That feeling of disbelief, though, pales into insignificance against the total incredulity shared by the 20,000 Chelsea fans inside the Allianz Arena at about 11:15pm local time on Saturday. Crazed jubilation at seeing the irrepressible Didier Drogba calmly wrong-foot Manuel Neuer from 12 yards exploded throughout the visiting support as the impossible came to pass. This was not supposed to happen. This Chelsea team was supposed to be too old, too scarred by past travails in the Champions League. And a club with a wretched record in penalty shootouts was certainly not supposed to emerge from that lottery victorious, especially against a German side that qualified for the final through that very process at the expense of Real Madrid.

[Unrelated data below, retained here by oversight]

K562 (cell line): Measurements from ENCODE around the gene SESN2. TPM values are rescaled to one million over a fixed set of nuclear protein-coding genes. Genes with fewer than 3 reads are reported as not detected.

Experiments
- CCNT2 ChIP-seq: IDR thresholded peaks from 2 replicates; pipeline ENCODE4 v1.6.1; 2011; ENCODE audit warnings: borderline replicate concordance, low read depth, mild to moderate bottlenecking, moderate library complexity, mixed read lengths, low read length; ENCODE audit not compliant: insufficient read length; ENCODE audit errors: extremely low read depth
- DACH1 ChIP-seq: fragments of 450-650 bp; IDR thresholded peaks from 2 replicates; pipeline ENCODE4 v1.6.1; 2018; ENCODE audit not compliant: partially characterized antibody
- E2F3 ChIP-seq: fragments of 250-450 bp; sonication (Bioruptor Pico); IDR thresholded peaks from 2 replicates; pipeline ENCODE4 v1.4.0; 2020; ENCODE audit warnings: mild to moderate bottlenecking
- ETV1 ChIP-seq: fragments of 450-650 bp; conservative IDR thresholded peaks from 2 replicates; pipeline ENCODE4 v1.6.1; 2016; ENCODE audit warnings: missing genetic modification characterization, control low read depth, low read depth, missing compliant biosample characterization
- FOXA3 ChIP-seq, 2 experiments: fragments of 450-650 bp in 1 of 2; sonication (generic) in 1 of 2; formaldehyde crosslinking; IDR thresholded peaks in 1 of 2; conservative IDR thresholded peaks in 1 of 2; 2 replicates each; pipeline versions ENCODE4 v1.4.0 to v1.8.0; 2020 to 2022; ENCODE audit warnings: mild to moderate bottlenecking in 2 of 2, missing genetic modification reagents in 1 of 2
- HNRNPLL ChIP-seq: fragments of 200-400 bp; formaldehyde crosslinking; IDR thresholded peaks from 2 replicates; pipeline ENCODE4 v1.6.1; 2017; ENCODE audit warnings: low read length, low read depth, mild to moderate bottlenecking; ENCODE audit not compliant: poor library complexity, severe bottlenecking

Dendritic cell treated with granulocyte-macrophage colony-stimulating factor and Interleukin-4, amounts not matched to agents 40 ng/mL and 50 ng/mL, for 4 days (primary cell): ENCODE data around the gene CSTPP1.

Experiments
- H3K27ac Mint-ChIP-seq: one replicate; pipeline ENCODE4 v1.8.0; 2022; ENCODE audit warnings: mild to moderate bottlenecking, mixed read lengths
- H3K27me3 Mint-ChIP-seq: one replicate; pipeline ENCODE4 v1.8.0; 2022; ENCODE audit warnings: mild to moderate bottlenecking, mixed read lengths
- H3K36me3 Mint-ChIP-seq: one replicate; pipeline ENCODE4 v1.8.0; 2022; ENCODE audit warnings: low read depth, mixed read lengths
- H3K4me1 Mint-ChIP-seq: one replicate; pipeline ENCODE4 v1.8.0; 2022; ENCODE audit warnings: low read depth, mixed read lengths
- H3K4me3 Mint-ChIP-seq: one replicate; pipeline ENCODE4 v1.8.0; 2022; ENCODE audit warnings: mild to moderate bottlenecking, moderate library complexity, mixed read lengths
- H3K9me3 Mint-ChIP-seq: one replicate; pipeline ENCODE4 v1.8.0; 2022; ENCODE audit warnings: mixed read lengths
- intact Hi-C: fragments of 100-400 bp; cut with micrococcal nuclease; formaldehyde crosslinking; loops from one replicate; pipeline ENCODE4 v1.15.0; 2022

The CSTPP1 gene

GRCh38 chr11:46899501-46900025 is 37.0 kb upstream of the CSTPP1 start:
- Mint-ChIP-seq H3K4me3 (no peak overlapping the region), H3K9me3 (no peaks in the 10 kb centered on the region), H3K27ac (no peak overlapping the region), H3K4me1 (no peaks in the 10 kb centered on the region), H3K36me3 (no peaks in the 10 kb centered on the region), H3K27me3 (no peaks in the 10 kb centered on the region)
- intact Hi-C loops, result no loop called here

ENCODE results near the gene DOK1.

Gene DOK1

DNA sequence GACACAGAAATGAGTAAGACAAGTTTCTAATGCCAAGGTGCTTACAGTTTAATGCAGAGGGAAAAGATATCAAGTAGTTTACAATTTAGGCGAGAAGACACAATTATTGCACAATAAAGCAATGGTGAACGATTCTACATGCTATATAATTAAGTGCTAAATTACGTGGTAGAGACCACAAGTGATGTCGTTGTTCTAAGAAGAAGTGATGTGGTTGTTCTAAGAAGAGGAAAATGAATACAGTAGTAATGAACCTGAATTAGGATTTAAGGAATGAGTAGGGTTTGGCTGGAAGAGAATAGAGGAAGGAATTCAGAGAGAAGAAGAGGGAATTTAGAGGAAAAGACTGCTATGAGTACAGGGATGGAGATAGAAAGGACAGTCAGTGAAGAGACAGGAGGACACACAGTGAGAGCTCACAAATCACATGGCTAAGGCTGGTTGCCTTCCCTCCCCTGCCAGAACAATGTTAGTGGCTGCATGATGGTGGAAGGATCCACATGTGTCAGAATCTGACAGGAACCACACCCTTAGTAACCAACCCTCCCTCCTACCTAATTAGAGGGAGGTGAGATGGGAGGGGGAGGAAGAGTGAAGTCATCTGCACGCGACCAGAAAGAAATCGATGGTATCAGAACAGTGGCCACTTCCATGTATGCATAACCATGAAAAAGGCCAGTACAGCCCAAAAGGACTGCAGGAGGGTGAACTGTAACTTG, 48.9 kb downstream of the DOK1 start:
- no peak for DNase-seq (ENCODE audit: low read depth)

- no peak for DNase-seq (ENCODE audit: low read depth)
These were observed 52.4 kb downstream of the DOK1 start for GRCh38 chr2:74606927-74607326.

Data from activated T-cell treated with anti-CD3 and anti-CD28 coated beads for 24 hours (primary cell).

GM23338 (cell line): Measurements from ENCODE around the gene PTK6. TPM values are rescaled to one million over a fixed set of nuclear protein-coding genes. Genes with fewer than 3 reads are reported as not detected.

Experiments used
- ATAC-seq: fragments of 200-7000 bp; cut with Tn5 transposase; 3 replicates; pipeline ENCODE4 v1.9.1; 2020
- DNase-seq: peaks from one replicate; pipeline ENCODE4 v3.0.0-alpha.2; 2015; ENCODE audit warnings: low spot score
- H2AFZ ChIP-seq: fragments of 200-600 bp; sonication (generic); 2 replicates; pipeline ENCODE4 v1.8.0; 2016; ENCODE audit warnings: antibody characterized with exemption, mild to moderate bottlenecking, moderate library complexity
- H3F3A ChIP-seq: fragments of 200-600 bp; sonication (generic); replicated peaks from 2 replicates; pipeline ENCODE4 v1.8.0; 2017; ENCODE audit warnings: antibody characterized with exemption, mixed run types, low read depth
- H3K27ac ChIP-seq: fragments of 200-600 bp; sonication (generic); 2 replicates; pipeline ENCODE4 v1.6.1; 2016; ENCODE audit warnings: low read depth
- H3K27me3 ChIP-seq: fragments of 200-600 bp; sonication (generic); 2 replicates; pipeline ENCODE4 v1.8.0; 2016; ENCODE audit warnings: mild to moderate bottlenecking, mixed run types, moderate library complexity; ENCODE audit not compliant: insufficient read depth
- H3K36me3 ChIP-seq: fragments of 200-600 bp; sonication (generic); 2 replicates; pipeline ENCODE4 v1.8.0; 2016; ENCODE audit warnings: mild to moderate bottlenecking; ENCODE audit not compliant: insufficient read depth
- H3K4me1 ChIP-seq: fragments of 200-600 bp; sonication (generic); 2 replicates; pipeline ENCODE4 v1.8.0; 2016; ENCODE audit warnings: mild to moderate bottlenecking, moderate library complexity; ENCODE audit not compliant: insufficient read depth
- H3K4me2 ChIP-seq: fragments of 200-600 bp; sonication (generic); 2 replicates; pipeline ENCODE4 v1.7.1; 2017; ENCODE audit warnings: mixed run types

The unconfined celebrations saw some fans run onto the pitch in ecstasy and the sensible policing ensured that they were simply ushered back into the stands rather than hand-cuffed and ejected. Everywhere perfect strangers embraced each other as if they were being reunited with a long-lost relative. Grown men - including myself - wept tears of joy with reddened eyes almost as prevalent in the stands as the indelible smiles carved onto everybody's faces; the magnitude of the achievement striking each one of us with the same force as a David Luiz penalty. The tears at the other end of the stadium I'm sure flowed just as freely but for wholly different reasons.